Neuromyelitis optica

Overview

Neuromyelitis optica (NMO) is a central nervous system disorder that primarily affects the eye nerves (optic neuritis) and the spinal cord (myelitis). NMO is also known as neuromyelitis optica spectrum disorder or Devic's disease. It occurs when your body's immune system reacts against its own cells in the central nervous system, mainly in the optic nerves and spinal cord, but sometimes in the brain.

The cause of neuromyelitis optica is usually unknown, although it sometimes appears after an infection, or it can be associated with another autoimmune condition. Neuromyelitis optica is often misdiagnosed as multiple sclerosis (MS) or perceived as a type of MS, but NMO is a distinct condition.

Neuromyelitis optica can cause blindness in one or both eyes, weakness or paralysis in the legs or arms, painful spasms, loss of sensation, uncontrollable vomiting and hiccups, and bladder or bowel dysfunction from spinal cord damage. Children can have confusion, seizures or coma with NMO. Neuromyelitis optica flare-ups might be reversible, but they can be severe enough to cause permanent visual loss and problems with walking.

Diagnosis

Your doctor will perform a thorough evaluation to rule out other nervous system conditions that have signs and symptoms similar to neuromyelitis optica.

To diagnose your condition, your doctor will review your medical history and symptoms and perform a physical examination. You might also undergo:

  • Neurological examination. A neurologist will examine your movement, muscle strength, coordination, sensation, memory and thinking (cognitive) functions, and vision and speech. An eye doctor (ophthalmologist) also might be involved in your exam.
  • MRI. This imaging test uses powerful magnets and radio waves to create a detailed view of your brain, optic nerves and spinal cord. Your doctor might be able to detect lesions or damaged areas in your brain, optic nerves or spinal cord.
  • Blood tests. Your doctor might test your blood for the autoantibody NMO-IgG, which helps doctors distinguish NMO from MS and other neurological conditions. This test helps doctors make an early diagnosis of NMO. A myelin oligodendrocyte glycoprotein (MOG-IgG) antibody test also might be used to look for another inflammatory disorder that mimics NMO.
  • Lumbar puncture (spinal tap). During this test, your doctor will insert a needle into your lower back to remove a small amount of spinal fluid. Doctors test the levels of immune cells, proteins and antibodies in the fluid. This test might help your doctor differentiate NMO from MS.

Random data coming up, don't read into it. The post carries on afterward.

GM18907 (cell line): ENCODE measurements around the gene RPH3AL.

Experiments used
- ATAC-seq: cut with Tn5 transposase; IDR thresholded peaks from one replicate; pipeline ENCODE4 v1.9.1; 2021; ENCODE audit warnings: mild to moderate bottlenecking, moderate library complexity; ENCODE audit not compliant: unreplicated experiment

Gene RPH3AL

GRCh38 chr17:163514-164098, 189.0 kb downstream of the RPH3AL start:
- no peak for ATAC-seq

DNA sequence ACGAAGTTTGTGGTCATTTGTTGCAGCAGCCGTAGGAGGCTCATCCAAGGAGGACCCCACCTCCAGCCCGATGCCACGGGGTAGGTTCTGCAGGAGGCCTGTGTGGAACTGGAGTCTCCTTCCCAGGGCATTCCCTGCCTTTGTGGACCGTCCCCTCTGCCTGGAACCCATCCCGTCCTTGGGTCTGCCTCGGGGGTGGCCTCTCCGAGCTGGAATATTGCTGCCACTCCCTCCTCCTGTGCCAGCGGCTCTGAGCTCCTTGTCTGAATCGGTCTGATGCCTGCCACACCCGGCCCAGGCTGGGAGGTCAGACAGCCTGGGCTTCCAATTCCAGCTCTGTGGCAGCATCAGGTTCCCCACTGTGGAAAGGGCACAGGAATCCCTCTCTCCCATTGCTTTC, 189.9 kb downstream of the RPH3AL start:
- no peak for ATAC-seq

In NMO, the spinal fluid might show markedly elevated white blood cells during NMO episodes, greater than normally seen in MS, although this doesn't always happen.

  • Stimuli response test. To learn how well your brain responds to stimuli such as sounds, sights or touch, you'll undergo a test called evoked potentials or evoked response tests.

    Doctors attach small wires (electrodes) to your scalp and, in some cases, your earlobes, neck, arm, leg and back. Equipment attached to the electrodes records your brain's responses to stimuli. These tests help your doctor find lesions or damaged areas in the nerves, spinal cord, optic nerve, brain or brainstem.

Treatment

Neuromyelitis optica can't be cured, though long-term remission is sometimes possible with the right management. NMO treatment involves therapies to reverse recent symptoms and prevent future attacks.

  • Reversing recent symptoms. In the early stage of an NMO attack, your doctor might give you a corticosteroid medication, methylprednisolone (Solu-Medrol), through a vein in your arm (intravenously). You'll be given the medication for about five days, and then the medication will be tapered off slowly over several days.

    Plasma exchange is frequently recommended as the first or second treatment, usually in addition to steroid therapy. In this procedure, some blood is removed from your body, and blood cells are mechanically separated from fluid (plasma). Doctors mix your blood cells with a replacement solution and return the blood to your body.

    Doctors can also help manage other possible symptoms, such as pain or muscle problems.

  • Preventing future attacks. Doctors might recommend that you take a lower dose of corticosteroids over time to prevent future NMO attacks and relapses.

    Your doctor might also recommend taking a medication that suppresses your immune system. Immunosuppressive medications that may be prescribed include azathioprine (Imuran, Azasan), mycophenolate (Cellcept) or rituximab (Rituxan).


Content From Mayo Clinic Updated:
© 1998-2020 Mayo Foundation for Medical Education and Research (MFMER). All rights reserved. Terms of Use